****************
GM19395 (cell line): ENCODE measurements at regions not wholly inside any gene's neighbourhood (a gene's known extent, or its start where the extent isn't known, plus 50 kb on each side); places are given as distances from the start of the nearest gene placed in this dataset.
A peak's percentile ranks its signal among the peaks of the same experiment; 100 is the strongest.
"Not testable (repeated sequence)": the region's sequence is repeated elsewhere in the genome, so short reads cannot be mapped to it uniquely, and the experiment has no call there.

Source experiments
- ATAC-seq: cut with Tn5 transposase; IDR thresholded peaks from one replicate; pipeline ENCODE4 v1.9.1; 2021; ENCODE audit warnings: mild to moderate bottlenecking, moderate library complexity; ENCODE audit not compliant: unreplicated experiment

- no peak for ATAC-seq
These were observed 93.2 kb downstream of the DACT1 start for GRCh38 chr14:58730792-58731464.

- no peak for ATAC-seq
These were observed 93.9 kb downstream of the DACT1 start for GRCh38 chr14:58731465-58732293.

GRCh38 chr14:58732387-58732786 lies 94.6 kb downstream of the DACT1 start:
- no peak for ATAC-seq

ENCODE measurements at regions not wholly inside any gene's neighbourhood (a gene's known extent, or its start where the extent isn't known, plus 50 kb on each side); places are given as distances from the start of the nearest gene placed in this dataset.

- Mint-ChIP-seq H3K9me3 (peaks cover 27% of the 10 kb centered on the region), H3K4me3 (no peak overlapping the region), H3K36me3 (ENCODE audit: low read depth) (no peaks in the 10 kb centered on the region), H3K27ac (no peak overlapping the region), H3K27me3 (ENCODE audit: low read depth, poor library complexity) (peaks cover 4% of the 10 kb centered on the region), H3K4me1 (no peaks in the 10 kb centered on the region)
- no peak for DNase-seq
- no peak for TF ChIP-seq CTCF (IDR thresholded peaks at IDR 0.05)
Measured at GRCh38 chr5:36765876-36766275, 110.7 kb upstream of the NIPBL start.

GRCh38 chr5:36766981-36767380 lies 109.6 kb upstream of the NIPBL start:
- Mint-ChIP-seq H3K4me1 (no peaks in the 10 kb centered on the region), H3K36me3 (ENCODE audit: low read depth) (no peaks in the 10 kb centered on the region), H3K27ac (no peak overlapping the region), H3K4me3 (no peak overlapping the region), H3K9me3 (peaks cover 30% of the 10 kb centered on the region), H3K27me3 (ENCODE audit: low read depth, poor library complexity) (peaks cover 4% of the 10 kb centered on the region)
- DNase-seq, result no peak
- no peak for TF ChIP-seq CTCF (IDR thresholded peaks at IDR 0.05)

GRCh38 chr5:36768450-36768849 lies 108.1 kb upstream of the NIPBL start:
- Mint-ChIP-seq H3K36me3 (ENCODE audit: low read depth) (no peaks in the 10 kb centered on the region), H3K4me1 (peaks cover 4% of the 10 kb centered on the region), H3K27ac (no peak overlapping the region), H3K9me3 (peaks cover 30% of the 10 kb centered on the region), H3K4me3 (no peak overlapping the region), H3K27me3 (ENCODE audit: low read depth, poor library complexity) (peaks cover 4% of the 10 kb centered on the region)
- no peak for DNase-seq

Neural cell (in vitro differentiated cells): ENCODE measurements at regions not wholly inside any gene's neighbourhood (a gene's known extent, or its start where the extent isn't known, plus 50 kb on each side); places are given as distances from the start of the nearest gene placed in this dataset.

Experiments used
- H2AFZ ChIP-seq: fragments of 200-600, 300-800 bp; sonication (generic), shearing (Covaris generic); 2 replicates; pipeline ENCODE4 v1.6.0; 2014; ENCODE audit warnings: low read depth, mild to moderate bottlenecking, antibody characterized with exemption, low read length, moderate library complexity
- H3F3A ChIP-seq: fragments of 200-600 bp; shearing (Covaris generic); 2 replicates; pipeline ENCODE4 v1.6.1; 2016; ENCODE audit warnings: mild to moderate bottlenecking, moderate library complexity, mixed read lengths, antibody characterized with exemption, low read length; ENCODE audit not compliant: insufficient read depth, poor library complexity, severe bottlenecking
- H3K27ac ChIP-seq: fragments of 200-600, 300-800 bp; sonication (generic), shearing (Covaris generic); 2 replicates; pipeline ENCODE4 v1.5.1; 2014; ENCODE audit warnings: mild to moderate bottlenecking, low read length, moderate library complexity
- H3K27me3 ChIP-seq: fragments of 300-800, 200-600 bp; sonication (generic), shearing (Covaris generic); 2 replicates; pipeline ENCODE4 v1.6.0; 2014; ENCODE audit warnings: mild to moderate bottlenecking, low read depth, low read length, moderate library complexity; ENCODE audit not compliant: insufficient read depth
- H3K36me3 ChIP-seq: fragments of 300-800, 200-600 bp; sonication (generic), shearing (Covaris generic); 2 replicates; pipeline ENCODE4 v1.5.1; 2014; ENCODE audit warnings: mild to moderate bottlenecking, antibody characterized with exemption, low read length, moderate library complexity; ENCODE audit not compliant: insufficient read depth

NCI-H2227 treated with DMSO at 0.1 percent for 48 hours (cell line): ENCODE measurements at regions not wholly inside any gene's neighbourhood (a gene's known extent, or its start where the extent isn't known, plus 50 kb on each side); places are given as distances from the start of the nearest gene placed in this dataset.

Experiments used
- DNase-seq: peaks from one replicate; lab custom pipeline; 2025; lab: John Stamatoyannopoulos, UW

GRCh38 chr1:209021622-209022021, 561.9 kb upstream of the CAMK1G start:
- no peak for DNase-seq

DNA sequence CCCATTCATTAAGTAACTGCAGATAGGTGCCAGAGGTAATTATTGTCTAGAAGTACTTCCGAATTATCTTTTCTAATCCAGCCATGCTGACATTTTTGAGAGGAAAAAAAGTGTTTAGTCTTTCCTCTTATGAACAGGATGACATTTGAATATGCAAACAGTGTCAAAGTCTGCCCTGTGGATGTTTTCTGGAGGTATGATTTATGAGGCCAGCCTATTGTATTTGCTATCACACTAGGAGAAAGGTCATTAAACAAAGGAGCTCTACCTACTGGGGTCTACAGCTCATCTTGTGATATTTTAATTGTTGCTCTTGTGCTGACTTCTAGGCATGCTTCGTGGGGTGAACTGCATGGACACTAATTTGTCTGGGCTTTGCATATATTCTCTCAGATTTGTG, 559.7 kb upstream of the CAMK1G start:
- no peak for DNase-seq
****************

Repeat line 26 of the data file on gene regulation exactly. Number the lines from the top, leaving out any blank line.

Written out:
- H2AFZ ChIP-seq: fragments of 200-600, 300-800 bp; sonication (generic), shearing (Covaris generic); 2 replicates; pipeline ENCODE4 v1.6.0; 2014; ENCODE audit warnings: low read depth, mild to moderate bottlenecking, antibody characterized with exemption, low read length, moderate library complexity